Obama says Romney is "severely kidding"
President Obama on Thursday took a jab at Mitt Romney's ideological shift to the center, noting to a crowd at the University of Miami in Coral Gables, Florida, that his Republican rival once referred to himself as "severely conservative."
Now, Mr. Obama said to the crowd of students, "Mitt Romney's trying to convince you he was severely kidding."
"These days Mitt Romney's for whatever you're for," he continued. "Suddenly he loves the middle class, can't stop talking about it. He loves Medicare, he loves teachers. He even loves the most important parts of Obamacare."
The president mocked Romney for, as he did in the first presidential debate, denying that his agenda would cut taxes by $5 trillion. He also ribbed the Republican candidate for suggesting he'd keep parts of the Affordable Care Act, such as the provision allowing people under 26 years old to stay on their parents' health care plans. On NBC's "Meet the Press" in September, Romney said he would "assure that the marketplace allows for individuals to have policies that cover their family up to whatever age they might like."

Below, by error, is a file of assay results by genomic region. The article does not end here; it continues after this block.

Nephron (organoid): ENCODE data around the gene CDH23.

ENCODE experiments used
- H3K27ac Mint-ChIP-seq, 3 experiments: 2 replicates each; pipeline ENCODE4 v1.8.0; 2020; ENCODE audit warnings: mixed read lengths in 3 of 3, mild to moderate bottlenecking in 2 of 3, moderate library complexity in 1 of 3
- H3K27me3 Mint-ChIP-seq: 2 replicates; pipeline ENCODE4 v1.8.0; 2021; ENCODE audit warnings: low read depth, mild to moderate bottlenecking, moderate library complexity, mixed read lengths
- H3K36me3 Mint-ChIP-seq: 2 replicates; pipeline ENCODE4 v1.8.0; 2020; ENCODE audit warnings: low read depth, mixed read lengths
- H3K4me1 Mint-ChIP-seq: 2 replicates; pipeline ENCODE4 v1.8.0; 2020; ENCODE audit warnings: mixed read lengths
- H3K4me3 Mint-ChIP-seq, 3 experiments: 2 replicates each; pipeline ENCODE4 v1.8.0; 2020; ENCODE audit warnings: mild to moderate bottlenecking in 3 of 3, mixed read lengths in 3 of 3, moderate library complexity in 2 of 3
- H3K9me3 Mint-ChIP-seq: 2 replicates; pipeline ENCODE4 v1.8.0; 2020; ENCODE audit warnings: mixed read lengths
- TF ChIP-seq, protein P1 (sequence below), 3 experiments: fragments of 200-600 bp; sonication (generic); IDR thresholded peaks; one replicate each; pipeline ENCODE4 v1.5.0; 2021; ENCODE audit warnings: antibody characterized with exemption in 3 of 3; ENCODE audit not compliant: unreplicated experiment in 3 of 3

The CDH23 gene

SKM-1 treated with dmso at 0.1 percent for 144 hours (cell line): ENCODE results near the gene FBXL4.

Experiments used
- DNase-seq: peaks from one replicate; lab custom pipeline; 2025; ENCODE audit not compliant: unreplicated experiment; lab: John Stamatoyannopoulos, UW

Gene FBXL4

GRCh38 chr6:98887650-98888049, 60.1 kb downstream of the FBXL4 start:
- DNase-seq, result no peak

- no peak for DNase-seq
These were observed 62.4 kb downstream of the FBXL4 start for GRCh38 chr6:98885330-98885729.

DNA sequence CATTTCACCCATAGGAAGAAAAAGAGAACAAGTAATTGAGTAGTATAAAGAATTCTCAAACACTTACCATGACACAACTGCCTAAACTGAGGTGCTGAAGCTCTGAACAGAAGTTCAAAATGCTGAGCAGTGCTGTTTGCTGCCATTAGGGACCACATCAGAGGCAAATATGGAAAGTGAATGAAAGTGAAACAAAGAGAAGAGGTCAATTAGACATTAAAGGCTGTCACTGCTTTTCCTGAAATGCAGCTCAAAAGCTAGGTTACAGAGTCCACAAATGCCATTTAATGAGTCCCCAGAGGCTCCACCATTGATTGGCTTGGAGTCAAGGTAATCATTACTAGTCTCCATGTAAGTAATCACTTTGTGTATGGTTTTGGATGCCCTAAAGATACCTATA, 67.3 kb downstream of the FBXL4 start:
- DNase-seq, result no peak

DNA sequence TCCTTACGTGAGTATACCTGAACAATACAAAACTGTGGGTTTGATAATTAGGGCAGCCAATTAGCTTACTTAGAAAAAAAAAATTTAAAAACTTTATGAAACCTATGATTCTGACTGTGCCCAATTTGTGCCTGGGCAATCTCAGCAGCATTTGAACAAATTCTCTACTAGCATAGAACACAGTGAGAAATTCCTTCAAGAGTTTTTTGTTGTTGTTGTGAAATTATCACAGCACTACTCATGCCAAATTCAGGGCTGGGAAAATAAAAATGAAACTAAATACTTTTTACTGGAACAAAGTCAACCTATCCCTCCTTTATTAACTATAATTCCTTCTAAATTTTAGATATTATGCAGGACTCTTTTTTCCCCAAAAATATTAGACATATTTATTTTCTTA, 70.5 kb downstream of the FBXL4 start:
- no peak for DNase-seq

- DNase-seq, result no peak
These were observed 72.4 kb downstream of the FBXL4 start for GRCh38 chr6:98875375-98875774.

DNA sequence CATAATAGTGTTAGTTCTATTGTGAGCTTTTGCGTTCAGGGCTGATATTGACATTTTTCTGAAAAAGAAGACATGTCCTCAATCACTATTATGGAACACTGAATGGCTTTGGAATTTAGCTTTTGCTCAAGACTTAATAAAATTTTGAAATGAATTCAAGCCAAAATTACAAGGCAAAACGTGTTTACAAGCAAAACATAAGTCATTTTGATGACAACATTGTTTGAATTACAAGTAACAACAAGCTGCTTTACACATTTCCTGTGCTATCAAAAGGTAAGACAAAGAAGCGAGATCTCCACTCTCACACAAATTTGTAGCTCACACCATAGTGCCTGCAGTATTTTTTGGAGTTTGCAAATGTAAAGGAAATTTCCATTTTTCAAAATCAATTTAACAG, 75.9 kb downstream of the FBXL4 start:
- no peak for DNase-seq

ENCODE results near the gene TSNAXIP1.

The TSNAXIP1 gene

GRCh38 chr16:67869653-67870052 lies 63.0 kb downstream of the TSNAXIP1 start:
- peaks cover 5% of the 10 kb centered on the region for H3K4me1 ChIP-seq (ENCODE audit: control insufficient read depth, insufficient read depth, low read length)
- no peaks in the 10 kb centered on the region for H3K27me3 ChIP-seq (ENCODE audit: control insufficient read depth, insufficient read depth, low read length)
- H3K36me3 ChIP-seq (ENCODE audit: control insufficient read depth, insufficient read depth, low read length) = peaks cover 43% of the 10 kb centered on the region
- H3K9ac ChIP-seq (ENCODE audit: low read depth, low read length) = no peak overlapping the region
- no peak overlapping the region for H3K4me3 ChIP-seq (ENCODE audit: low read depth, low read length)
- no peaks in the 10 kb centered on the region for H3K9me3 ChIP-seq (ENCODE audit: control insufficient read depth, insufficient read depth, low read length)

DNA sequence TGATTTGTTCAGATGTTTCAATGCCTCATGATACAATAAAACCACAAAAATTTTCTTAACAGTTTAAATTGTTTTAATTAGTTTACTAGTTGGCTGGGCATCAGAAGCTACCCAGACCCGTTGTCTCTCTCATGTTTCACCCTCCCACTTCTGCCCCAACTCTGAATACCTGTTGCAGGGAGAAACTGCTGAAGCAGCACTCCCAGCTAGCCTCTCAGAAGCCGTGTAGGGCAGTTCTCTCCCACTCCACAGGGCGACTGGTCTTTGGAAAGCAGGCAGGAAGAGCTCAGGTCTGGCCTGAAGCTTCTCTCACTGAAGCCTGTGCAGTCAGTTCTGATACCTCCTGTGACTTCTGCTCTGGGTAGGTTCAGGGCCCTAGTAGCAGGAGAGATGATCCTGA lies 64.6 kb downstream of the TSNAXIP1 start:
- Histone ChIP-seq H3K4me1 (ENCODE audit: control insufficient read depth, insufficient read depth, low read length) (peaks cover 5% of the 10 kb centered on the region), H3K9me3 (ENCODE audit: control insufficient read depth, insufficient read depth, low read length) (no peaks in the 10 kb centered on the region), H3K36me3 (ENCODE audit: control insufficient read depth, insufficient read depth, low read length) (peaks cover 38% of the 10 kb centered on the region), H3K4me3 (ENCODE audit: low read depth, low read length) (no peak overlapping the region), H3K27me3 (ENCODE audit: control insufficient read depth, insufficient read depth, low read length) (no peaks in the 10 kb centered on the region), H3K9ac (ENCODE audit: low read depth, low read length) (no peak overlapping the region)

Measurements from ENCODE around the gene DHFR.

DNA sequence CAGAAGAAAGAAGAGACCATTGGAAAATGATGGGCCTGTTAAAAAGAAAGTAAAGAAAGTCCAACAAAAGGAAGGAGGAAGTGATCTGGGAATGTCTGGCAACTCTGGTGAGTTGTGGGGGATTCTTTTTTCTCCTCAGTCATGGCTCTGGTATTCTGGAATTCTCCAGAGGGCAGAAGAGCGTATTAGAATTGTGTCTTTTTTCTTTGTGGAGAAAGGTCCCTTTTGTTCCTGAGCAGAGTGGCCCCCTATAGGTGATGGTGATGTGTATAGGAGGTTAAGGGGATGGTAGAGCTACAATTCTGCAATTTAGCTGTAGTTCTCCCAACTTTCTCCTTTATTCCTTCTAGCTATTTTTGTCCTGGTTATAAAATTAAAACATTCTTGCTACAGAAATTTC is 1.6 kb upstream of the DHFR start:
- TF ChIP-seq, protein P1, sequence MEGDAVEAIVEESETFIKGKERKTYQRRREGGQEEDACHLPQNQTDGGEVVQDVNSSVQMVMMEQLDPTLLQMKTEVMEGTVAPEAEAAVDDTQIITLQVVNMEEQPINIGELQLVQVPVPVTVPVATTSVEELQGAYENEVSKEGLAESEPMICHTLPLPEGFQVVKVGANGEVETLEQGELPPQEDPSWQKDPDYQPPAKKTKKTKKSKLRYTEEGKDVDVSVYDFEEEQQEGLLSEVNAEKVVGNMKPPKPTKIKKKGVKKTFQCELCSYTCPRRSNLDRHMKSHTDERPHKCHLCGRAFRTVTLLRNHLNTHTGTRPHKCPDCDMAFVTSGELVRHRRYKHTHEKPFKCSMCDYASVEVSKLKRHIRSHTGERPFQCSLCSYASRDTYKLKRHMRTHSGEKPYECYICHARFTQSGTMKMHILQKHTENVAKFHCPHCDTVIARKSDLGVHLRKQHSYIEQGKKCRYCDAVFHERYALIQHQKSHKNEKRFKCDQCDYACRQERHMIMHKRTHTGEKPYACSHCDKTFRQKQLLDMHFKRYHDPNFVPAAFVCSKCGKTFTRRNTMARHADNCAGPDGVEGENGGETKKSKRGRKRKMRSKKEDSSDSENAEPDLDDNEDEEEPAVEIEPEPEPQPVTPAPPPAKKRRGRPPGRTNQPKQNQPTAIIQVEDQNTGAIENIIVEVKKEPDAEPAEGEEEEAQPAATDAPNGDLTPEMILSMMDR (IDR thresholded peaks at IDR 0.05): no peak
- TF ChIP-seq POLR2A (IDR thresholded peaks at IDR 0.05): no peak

Mr. Obama joked, "Kicking 200,000 young Floridians off their parents' insurance plans? Who me?"
Students are one of the key voting blocs Mr. Obama will have to turn out in Florida starting October 27, when early voting starts. The latest poll out of the Sunshine State, conducted by NBC and the Wall Street Journal, shows Mr. Obama leading by just one point, 48 percent to 47 percent.
Mr. Obama tailored the rest of his stump speech to Florida, appealing to his supporters to turn out to the polls as they did in 2008.
"You are the reason Florida seniors are saving an average of $600 on prescription drugs," he said. "You're the reason there's a working family from Hollywood able to save their family from foreclosure."
He also warned the college audience against the theory of stimulating the economy through tax cuts. "That may not sound familiar to some of you guys because you're young," he said, noting that Republicans used the argument when they passed the 2001 and 2003 tax cuts.
"That's how we went from surplus to deficit," he said. "We have heard this plan before, it doesn't work."
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